FIG. 2 is an electron micrograph image showing the cross-section of an exemplary SPME instrument according to the present disclosure. The SPME instrument has a 90 μm thick extraction coating that includes PTFE AF2400 and HLB particles,

FIG. 3 is a photograph of a carbon fiber fabric coated with an extraction coating that includes PTFE AF2400 and HLB particles.

FIG. 4 is an electron micrograph image showing a 100× magnification of the coated fabric showing in FIG. 3.

DETAILED DESCRIPTION

Generally, the present disclosure provides an extraction coating for an SPME sampling instrument, where the extraction coating includes a particulate sorptive material immobilized in a fluorocarbon polymer that is compatible with thermal-assisted desorption techniques, solvent-assisted desorption techniques, a solid sample desorption method, or a combination thereof. The extraction coating may be referred to as “an SPME coating”.

The particulate sorptive material may be material that can be used in solid phase extraction or partition chromatography (such as liquid chromatography). The particulate material may be, for example: particles, nanosheets, and/or nanotubes. As noted above, the authors of the present disclosure surprisingly determined that some exemplary fluorocarbon polymers were able to anchor particulate sorptive material to a support. Even more surprisingly, they determined that polar particulate sorptive material could be anchored to a support. The sorptive material may be adsorptive or absorptive, and may be referred to as “the adsorptive or absorptive material”.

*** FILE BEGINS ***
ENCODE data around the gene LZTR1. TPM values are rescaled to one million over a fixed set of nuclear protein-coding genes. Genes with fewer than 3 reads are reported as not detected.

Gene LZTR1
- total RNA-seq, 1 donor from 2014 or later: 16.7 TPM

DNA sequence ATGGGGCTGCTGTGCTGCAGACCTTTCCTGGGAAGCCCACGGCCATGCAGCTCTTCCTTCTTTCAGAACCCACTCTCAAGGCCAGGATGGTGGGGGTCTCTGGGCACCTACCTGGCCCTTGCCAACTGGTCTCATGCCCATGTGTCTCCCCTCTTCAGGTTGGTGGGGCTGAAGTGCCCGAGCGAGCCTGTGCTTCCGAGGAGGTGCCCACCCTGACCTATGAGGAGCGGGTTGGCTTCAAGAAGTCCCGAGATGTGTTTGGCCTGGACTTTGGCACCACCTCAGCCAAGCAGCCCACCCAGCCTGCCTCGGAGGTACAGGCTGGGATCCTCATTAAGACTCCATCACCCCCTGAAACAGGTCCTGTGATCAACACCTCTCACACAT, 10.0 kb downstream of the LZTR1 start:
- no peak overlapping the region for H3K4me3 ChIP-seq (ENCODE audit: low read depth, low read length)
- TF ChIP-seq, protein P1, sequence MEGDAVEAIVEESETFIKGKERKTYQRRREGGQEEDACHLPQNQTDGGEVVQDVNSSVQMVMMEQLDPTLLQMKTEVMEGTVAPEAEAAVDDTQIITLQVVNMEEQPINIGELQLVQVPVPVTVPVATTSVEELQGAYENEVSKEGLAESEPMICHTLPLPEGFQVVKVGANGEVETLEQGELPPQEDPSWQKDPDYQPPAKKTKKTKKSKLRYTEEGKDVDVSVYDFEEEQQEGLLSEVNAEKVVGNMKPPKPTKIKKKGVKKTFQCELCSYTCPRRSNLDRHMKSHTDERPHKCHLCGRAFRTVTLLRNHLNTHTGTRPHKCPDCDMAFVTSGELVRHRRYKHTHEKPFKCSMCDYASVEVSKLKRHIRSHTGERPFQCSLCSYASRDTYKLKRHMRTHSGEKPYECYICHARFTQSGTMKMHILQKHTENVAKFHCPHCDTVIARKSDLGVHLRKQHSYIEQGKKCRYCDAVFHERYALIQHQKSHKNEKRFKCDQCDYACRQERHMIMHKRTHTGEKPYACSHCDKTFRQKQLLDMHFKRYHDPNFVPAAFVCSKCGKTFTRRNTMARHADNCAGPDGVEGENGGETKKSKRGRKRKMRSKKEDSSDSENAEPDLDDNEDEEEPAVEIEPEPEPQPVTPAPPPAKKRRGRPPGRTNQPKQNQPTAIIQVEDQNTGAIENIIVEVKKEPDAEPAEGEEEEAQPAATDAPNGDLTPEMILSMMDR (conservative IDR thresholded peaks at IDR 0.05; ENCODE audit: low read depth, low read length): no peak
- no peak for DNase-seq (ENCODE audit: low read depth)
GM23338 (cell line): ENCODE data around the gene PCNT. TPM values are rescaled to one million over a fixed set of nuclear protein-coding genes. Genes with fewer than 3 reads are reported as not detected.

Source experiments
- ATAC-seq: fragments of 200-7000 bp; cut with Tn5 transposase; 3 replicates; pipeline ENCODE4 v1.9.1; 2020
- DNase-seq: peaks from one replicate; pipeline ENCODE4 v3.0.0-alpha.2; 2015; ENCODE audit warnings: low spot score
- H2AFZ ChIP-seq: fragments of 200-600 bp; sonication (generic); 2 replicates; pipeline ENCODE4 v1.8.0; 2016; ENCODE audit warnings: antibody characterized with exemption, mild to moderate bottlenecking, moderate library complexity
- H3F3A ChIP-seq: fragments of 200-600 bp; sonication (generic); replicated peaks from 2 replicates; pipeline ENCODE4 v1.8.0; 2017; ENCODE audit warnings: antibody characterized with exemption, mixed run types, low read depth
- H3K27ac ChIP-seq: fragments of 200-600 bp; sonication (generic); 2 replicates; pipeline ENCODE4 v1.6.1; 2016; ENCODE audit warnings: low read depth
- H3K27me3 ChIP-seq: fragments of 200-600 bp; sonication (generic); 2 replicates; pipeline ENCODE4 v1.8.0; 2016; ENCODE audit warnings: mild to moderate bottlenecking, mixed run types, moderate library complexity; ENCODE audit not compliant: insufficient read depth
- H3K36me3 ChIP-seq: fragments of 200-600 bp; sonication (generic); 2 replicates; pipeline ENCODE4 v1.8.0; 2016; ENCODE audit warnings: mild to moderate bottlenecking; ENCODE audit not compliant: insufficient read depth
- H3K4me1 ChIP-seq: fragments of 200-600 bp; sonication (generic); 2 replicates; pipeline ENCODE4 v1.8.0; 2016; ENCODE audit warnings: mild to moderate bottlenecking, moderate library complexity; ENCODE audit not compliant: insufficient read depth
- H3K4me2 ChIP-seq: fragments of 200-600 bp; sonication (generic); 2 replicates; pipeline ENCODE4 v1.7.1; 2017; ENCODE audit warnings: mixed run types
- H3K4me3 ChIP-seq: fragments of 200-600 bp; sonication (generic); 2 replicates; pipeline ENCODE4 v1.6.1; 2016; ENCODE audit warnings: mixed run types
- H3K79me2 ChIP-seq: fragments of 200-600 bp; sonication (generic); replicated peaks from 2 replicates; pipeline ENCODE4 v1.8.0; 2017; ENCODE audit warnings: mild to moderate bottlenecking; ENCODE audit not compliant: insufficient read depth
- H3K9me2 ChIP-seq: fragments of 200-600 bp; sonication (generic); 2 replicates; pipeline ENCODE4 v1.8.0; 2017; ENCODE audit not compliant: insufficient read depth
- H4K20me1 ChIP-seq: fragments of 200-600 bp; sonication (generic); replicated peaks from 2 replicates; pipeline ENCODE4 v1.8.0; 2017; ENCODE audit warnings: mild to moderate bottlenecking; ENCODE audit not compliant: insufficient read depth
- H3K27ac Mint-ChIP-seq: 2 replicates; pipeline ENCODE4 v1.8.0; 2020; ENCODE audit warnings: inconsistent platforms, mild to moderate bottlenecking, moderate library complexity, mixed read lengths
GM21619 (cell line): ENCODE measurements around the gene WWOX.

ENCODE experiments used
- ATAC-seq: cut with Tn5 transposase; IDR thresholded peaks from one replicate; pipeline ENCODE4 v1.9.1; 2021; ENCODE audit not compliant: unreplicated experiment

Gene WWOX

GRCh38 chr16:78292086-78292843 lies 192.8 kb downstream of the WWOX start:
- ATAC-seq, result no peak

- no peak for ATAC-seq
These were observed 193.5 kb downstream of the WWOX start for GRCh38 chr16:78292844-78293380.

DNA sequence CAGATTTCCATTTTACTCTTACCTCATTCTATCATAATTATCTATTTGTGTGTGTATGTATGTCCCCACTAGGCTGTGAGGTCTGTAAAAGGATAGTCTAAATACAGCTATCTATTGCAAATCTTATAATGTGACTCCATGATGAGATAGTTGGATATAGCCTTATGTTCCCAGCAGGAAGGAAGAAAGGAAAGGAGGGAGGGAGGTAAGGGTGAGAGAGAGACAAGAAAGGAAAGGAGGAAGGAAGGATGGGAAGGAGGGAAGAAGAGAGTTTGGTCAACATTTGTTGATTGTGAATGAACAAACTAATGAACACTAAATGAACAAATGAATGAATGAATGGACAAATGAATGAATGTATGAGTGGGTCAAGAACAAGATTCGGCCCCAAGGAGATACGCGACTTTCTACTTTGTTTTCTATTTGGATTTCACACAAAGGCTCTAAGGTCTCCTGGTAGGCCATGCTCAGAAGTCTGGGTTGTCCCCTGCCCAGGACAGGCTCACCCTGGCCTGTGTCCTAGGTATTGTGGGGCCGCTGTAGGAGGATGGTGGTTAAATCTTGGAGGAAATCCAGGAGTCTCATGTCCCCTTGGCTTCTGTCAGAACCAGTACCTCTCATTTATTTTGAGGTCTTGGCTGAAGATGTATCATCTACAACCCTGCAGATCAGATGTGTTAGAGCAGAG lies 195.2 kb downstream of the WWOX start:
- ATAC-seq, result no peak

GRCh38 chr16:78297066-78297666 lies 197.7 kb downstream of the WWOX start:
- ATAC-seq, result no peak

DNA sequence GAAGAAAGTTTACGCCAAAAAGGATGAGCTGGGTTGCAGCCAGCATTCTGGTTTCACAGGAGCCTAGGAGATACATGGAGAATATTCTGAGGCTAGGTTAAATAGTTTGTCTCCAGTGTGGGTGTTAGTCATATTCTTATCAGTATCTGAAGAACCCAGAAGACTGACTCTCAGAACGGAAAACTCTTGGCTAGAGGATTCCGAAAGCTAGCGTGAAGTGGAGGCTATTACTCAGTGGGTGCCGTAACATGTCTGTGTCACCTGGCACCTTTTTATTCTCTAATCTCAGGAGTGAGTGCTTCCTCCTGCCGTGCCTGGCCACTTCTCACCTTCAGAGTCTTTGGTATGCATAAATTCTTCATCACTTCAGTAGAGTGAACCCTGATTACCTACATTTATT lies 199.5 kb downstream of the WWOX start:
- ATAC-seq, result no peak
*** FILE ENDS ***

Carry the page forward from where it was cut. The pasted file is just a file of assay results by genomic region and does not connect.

A fluorocarbon polymer according to the present disclosure refers a polymer having carbon-fluorine (C—F) bonds and carbon-hydrogen (C—H) bonds where fewer than 5% of all the C—F and C—H bonds in the fluorocarbon polymer are C—H bonds. Some particular examples of fluorocarbon polymers according to the present disclosure have substantially no C—H bonds.

Thermal- and solvent-assisted desorption techniques contemplated by the present disclosure include techniques that may be used to introduce a solid sample into an analytical instrument, such as to a gas chromatography instrument, a liquid chromatography instrument, or a capillary electrophoresis instrument.

An extraction coating that is “compatible” with a thermal-assisted desorption technique refers to a coating that loses less than 5% of its weight when exposed to the thermal desorption conditions. An extraction coating that loses less than 5% of its weight when exposed to a temperature of up to about 310° C. may be considered to be compatible with common thermal-assisted desorption techniques for SPME.